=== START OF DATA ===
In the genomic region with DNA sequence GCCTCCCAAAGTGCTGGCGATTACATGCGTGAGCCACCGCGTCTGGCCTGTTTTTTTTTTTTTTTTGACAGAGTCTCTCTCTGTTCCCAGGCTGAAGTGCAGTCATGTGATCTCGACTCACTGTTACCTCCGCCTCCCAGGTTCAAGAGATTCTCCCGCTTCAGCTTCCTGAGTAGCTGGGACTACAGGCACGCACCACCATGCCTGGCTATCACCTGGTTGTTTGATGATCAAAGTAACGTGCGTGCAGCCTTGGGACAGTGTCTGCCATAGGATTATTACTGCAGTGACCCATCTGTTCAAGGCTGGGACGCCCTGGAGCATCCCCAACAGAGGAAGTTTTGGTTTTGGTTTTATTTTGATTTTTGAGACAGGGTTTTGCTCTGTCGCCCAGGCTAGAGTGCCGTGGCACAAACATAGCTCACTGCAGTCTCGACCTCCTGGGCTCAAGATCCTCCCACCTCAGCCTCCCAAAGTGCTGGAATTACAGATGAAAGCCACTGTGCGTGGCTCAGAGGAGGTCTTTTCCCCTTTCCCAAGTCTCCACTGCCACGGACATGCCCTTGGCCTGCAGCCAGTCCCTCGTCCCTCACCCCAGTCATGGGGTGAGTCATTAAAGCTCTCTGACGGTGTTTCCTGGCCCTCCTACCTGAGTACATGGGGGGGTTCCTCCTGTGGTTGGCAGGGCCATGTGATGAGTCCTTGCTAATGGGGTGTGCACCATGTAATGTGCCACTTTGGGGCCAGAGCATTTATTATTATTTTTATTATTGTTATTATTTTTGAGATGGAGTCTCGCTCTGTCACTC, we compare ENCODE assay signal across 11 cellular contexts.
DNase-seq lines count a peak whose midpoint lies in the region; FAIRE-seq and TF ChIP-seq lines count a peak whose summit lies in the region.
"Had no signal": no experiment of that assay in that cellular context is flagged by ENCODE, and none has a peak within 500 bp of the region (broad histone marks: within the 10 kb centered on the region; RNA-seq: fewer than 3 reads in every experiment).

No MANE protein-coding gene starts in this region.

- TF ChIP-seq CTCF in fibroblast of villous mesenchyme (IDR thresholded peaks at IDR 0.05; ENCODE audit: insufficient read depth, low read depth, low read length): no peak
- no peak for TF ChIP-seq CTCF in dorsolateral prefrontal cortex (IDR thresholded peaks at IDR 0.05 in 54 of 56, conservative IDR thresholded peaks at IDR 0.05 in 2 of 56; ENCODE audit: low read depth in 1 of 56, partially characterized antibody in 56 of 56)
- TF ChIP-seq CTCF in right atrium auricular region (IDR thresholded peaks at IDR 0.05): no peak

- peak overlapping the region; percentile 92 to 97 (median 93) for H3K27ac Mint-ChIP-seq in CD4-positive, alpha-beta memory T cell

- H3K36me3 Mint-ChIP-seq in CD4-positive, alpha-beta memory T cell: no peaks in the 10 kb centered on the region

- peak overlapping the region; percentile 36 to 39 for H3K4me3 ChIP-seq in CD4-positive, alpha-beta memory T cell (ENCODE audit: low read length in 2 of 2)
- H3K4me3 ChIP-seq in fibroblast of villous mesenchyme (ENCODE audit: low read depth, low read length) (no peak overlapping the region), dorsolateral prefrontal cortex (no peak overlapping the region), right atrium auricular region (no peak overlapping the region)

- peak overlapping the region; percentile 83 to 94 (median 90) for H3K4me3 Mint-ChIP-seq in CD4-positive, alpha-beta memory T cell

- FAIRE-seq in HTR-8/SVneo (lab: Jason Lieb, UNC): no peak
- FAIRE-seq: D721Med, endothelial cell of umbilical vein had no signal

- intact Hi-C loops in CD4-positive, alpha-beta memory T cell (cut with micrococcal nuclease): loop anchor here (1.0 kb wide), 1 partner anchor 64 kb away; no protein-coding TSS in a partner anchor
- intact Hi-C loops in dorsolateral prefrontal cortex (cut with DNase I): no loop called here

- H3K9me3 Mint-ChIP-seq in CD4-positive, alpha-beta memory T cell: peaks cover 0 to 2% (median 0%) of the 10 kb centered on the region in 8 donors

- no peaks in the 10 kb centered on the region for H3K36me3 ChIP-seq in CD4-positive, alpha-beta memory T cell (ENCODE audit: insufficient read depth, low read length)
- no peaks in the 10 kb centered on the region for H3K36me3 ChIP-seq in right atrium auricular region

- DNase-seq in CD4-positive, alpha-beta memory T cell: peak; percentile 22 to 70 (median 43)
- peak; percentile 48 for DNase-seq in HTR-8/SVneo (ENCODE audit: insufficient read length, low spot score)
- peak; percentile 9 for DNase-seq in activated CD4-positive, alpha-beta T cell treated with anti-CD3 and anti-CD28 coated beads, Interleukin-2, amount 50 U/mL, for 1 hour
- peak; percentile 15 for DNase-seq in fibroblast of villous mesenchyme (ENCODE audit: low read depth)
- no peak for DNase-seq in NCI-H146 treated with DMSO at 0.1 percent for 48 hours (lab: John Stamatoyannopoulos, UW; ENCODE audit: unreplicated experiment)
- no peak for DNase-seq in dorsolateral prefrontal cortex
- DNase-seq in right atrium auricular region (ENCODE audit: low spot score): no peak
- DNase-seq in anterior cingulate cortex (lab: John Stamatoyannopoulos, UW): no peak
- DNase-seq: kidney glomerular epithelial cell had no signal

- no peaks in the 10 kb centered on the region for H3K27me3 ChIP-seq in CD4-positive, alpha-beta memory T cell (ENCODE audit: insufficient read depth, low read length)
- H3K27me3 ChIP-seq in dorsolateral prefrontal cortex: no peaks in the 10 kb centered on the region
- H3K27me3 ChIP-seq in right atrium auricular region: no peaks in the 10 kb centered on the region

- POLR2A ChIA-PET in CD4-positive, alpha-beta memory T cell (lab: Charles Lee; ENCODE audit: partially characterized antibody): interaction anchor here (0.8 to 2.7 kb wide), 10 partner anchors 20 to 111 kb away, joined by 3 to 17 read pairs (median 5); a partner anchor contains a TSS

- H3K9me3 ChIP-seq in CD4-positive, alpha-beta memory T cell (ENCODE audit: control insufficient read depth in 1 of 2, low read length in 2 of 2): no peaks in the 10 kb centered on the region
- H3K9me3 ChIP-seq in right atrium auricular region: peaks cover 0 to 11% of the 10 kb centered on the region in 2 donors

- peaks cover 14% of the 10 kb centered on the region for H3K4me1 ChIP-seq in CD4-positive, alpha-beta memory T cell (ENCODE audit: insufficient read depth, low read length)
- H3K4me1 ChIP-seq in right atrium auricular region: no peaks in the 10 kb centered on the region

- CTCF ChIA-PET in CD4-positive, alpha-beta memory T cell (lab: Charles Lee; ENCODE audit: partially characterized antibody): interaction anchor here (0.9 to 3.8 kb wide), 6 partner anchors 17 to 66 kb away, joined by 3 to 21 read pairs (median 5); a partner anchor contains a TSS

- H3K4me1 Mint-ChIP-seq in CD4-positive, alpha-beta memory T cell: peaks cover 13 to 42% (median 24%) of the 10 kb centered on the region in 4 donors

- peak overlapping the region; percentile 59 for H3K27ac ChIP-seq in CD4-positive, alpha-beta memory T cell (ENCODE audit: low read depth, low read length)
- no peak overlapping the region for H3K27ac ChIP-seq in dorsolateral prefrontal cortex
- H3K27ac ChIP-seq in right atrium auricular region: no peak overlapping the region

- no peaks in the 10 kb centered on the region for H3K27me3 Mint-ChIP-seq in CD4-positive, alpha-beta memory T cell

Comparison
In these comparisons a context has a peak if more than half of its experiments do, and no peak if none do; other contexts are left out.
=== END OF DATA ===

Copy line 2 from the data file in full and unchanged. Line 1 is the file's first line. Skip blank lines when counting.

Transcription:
DNase-seq lines count a peak whose midpoint lies in the region; FAIRE-seq and TF ChIP-seq lines count a peak whose summit lies in the region.